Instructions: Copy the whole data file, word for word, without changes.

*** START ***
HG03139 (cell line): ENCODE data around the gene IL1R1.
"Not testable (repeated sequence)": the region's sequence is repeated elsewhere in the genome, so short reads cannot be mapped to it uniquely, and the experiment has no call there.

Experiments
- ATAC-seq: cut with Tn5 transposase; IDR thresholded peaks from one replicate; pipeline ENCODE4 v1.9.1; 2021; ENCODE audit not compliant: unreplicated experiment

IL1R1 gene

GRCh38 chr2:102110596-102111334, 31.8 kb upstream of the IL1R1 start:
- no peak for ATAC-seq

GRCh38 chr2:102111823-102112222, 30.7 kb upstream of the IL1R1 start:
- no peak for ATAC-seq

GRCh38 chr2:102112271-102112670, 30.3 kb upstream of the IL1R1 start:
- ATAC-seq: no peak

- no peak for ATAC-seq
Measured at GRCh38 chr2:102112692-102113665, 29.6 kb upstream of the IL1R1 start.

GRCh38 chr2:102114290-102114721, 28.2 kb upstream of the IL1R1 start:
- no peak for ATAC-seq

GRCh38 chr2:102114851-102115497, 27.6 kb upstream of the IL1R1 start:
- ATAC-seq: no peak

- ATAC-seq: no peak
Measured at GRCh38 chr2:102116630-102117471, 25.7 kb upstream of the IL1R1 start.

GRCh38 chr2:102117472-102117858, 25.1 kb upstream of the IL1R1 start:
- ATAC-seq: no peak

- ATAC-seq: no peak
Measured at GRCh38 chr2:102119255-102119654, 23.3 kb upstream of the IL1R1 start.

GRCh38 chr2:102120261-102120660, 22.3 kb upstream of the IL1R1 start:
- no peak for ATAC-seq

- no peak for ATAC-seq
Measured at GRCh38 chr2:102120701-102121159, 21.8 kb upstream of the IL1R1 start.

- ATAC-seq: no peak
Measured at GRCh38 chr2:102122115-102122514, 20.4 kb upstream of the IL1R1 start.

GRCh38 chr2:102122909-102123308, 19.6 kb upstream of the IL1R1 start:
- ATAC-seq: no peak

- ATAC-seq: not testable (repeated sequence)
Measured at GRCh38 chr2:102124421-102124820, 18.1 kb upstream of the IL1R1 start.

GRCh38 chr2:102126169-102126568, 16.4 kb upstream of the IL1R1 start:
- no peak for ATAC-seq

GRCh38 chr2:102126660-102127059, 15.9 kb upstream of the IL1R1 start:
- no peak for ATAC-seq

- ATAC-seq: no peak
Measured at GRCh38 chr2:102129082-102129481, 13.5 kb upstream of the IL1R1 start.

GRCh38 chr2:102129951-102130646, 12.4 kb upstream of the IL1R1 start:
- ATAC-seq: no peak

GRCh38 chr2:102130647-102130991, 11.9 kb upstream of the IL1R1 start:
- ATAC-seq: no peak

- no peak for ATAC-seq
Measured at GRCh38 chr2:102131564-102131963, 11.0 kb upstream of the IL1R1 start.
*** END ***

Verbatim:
HG03139 (cell line): ENCODE data around the gene IL1R1.
"Not testable (repeated sequence)": the region's sequence is repeated elsewhere in the genome, so short reads cannot be mapped to it uniquely, and the experiment has no call there.

Experiments
- ATAC-seq: cut with Tn5 transposase; IDR thresholded peaks from one replicate; pipeline ENCODE4 v1.9.1; 2021; ENCODE audit not compliant: unreplicated experiment

IL1R1 gene

GRCh38 chr2:102110596-102111334, 31.8 kb upstream of the IL1R1 start:
- no peak for ATAC-seq

GRCh38 chr2:102111823-102112222, 30.7 kb upstream of the IL1R1 start:
- no peak for ATAC-seq

GRCh38 chr2:102112271-102112670, 30.3 kb upstream of the IL1R1 start:
- ATAC-seq: no peak

- no peak for ATAC-seq
Measured at GRCh38 chr2:102112692-102113665, 29.6 kb upstream of the IL1R1 start.

GRCh38 chr2:102114290-102114721, 28.2 kb upstream of the IL1R1 start:
- no peak for ATAC-seq

GRCh38 chr2:102114851-102115497, 27.6 kb upstream of the IL1R1 start:
- ATAC-seq: no peak

- ATAC-seq: no peak
Measured at GRCh38 chr2:102116630-102117471, 25.7 kb upstream of the IL1R1 start.

GRCh38 chr2:102117472-102117858, 25.1 kb upstream of the IL1R1 start:
- ATAC-seq: no peak

- ATAC-seq: no peak
Measured at GRCh38 chr2:102119255-102119654, 23.3 kb upstream of the IL1R1 start.

GRCh38 chr2:102120261-102120660, 22.3 kb upstream of the IL1R1 start:
- no peak for ATAC-seq

- no peak for ATAC-seq
Measured at GRCh38 chr2:102120701-102121159, 21.8 kb upstream of the IL1R1 start.

- ATAC-seq: no peak
Measured at GRCh38 chr2:102122115-102122514, 20.4 kb upstream of the IL1R1 start.

GRCh38 chr2:102122909-102123308, 19.6 kb upstream of the IL1R1 start:
- ATAC-seq: no peak

- ATAC-seq: not testable (repeated sequence)
Measured at GRCh38 chr2:102124421-102124820, 18.1 kb upstream of the IL1R1 start.

GRCh38 chr2:102126169-102126568, 16.4 kb upstream of the IL1R1 start:
- no peak for ATAC-seq

GRCh38 chr2:102126660-102127059, 15.9 kb upstream of the IL1R1 start:
- no peak for ATAC-seq

- ATAC-seq: no peak
Measured at GRCh38 chr2:102129082-102129481, 13.5 kb upstream of the IL1R1 start.

GRCh38 chr2:102129951-102130646, 12.4 kb upstream of the IL1R1 start:
- ATAC-seq: no peak

GRCh38 chr2:102130647-102130991, 11.9 kb upstream of the IL1R1 start:
- ATAC-seq: no peak

- no peak for ATAC-seq
Measured at GRCh38 chr2:102131564-102131963, 11.0 kb upstream of the IL1R1 start.